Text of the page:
As of Tuesday, February 20, 2018
Whittaker Chambers, Soviet spy-turned-informant, knew that his testimony could cost his career and cause his children to be shunned. He began his book, Witness, explaining:
“My children, as long as you live, the shadow of the Hiss Case will brush you. In every pair of eyes that rests on you, you will see pass, like a cloud passing behind a woods in winter, the memory of your father . . . In time . . . you will ask yourselves . . . What was my father? I will give you an answer: I was a witness . . . A witness . . . is a man whose life and words are so completely one that when the challenge comes to step out and testify for his faith, he does so, disregarding all risks, accepting all consequences” (5).
As a young man, Chambers believed only Communism offered hope for change. He became part of a spy ring in Washington, D.C. He faithfully tried to ignore Stalin’s purges—executions of suspected dissenters—until Dmitri Schmidt, a Red Army general, was shot for treason. “The Communist Party [was] cutting out of its own body all that could weaken or hamper it . . .” (76). Chambers now saw Communism as a false faith.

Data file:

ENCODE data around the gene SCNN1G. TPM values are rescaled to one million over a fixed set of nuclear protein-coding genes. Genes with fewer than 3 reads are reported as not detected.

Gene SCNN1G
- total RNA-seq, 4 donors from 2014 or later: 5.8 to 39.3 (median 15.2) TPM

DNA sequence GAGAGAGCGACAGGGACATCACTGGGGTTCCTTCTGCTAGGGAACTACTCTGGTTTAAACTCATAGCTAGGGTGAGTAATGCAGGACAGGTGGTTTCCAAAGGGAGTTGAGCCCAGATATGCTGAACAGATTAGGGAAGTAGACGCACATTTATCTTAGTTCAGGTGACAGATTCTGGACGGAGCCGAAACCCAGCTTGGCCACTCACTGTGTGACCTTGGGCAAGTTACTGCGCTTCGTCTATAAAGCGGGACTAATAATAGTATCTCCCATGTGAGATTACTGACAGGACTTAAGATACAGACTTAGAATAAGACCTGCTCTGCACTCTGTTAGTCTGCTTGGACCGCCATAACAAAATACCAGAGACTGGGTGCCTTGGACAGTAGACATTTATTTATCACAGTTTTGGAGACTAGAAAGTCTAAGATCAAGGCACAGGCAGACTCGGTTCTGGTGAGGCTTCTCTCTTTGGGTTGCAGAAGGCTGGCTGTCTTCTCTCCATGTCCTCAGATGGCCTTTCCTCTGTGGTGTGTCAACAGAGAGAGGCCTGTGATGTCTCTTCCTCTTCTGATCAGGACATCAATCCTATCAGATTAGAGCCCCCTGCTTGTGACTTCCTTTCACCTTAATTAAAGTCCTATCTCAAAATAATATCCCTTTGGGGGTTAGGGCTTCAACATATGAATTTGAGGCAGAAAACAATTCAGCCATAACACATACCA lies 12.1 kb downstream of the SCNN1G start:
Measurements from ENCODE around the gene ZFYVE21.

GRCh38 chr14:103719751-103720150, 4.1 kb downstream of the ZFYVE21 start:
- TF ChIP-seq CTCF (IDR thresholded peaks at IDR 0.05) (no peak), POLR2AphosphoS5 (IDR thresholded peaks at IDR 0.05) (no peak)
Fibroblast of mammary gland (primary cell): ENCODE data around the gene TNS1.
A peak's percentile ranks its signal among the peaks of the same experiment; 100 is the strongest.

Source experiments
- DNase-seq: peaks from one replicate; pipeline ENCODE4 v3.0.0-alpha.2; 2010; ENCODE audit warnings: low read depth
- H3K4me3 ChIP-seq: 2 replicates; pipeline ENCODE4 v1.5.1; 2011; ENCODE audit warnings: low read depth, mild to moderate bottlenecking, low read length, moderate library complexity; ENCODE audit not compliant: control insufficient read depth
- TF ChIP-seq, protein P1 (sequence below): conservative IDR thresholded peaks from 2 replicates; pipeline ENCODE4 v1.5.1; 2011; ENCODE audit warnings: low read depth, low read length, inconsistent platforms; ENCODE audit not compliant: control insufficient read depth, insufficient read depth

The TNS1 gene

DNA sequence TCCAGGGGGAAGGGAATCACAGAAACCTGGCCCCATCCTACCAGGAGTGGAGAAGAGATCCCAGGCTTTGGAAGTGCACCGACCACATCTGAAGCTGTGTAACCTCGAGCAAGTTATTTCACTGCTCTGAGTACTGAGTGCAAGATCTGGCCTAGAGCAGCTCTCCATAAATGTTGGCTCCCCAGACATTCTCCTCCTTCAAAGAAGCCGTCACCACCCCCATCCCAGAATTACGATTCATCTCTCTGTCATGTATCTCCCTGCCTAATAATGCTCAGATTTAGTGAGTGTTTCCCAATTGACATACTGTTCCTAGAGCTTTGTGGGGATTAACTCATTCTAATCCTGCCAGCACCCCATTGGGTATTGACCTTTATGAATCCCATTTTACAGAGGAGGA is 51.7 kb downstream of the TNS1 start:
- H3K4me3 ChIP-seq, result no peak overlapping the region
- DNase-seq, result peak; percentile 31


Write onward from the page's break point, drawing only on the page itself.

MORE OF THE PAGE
Evidence against Marxist atheism came unexpectedly while watching his infant daughter eat porridge: “My eye came to rest on the intricate convolutions of her ear—those intricate, perfect ears. The thought passed through my mind: ‘No, those ears were not created by any chance coming together of atoms in nature.... They could have been created only by immense design.’ The thought was involuntary and unwanted. I crowded it out of my mind. But I never wholly forgot it or the occasion…. I did not then know that, at that moment, the finger of God was first laid on my forehead” (16).
Who could have guessed that the transformation of a devout atheist and conviction of Alger Hiss for perjury would hinge on one tiny ear?